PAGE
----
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close this book Access to archival records: A review of current issues: A RAMP study
View the document Preface
View the document Acknowledgment
View the document Introduction
Open this folder and view contents 1. Factors influencing the consultation and dissemination of archival information
View the document 2. The changing nature of access and use
Open this folder and view contents 3. Enhancing awareness of archival holdings
View the document 4. Enhancing access and use of archival holdings
View the document 5. Costing of holdings and services
View the document 6. Networking
View the document Conclusion
View the document Bibliography

Introduction

Archives have always been concerned with memory and the present. Although archival records are evidence of past occurrences and transactions, they remain a living instrument of today's society. As a witness to human thoughts and actions, and a compendium of the underpinnings of societal rules and mores, they provide reference points for our daily lives and enrich our collective memory. This has been evident in recent years as archival information has been used to bridge the previously severed historical continuum of many nations. Never before have archives been so sought for evidence of past wrongs against indigenous or aboriginal peoples, ethnic minorities, and wartime victims. Never before have they so helped citizens face an uncertain future where technology and increasing deterritorialization question the traditional foundations of community life and values.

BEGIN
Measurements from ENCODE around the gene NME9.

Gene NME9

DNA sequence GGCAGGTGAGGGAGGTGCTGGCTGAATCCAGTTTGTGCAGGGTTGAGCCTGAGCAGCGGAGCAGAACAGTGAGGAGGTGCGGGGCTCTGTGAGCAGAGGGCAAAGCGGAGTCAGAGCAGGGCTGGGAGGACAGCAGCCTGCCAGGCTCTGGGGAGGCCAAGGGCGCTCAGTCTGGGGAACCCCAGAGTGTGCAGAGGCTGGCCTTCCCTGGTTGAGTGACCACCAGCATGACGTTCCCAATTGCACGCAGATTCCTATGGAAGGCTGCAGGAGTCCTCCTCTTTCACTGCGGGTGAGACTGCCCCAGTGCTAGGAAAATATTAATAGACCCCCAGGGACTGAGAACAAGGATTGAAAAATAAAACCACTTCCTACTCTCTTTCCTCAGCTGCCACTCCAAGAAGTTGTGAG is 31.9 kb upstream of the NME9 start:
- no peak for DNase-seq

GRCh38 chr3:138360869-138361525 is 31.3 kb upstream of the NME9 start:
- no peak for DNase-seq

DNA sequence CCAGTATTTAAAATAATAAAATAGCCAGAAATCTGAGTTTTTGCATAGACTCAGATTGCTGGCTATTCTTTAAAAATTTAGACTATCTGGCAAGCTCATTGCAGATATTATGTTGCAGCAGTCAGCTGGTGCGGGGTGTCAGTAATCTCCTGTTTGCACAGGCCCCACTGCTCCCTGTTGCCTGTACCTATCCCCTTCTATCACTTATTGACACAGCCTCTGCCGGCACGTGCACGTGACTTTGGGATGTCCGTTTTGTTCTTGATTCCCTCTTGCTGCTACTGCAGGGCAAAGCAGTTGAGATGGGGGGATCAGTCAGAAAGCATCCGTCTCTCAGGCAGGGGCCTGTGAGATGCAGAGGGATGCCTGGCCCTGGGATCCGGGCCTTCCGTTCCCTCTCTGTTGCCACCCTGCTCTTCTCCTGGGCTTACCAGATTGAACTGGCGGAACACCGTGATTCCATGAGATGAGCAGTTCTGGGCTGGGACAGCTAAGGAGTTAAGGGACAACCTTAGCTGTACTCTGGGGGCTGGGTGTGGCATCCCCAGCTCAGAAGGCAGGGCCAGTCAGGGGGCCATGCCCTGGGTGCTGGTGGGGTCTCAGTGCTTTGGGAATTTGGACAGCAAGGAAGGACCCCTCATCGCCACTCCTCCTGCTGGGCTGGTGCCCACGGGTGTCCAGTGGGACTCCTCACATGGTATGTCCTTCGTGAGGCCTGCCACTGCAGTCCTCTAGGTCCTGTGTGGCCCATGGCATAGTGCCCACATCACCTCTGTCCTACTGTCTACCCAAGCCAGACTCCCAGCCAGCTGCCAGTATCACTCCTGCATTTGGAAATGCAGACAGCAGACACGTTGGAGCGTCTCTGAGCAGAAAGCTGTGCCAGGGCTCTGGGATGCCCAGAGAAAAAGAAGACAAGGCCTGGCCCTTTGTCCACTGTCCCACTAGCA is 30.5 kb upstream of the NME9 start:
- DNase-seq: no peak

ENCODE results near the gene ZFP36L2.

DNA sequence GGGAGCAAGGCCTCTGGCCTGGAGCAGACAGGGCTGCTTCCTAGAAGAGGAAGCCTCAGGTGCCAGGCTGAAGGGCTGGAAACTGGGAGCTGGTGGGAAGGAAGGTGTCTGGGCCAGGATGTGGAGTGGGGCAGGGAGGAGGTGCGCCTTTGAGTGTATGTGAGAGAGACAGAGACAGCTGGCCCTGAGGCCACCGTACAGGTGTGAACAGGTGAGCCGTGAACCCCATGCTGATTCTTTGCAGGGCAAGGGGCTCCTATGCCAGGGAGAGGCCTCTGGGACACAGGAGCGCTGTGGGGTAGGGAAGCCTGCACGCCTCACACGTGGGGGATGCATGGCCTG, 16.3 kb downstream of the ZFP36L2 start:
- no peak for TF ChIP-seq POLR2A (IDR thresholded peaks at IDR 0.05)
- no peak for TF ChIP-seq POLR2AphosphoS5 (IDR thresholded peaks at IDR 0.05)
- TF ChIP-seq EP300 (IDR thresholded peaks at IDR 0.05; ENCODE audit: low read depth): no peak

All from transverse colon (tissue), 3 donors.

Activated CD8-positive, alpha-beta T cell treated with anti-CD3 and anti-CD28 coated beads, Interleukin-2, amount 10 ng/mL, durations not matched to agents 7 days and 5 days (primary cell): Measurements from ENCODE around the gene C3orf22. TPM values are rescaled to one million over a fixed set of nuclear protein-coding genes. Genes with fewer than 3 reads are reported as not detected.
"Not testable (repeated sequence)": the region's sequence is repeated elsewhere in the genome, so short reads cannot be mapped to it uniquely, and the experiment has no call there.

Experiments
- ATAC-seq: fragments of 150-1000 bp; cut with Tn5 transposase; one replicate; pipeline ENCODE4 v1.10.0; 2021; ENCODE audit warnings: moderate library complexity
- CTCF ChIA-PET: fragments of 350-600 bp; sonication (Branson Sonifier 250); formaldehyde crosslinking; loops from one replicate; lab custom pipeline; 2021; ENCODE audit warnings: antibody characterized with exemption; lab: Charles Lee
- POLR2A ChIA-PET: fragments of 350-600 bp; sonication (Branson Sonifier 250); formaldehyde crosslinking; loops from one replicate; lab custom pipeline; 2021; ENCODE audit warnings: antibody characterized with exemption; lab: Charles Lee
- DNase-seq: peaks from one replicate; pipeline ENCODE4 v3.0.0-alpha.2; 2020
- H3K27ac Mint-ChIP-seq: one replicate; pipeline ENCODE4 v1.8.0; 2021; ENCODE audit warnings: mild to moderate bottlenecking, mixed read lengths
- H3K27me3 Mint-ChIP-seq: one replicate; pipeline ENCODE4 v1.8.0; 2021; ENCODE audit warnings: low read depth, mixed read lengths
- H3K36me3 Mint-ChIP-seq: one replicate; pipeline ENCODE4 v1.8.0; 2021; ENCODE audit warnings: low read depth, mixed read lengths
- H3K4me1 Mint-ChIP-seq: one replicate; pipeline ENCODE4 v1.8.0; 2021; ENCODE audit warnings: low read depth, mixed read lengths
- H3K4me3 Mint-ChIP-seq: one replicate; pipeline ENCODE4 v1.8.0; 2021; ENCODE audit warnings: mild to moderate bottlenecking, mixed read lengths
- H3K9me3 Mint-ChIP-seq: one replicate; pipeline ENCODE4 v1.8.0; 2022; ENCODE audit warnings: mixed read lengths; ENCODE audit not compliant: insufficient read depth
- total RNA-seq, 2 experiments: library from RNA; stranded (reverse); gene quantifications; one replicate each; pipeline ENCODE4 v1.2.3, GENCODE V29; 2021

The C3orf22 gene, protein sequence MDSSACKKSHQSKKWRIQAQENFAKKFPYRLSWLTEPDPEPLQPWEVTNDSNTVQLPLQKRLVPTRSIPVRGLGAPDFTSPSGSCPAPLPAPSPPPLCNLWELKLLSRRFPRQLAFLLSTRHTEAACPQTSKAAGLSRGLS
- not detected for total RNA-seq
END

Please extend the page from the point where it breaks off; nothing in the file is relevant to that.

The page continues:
Technological advances also challenge our traditional archival practices and provide opportunities for improved archival service. The future of archives will be determined, in many ways, by the extent to which they are able to display their expertise in interacting with both information providers and users within a technologically driven "information society."

This RAMP study will focus on the need for archives to review their approaches and practices in the provision of researcher access services. It will address the social and technological changes that are prompting a transformation in archival work, and propose strategies for the delivery of access programmes that render records more readily available, usable, and understandable.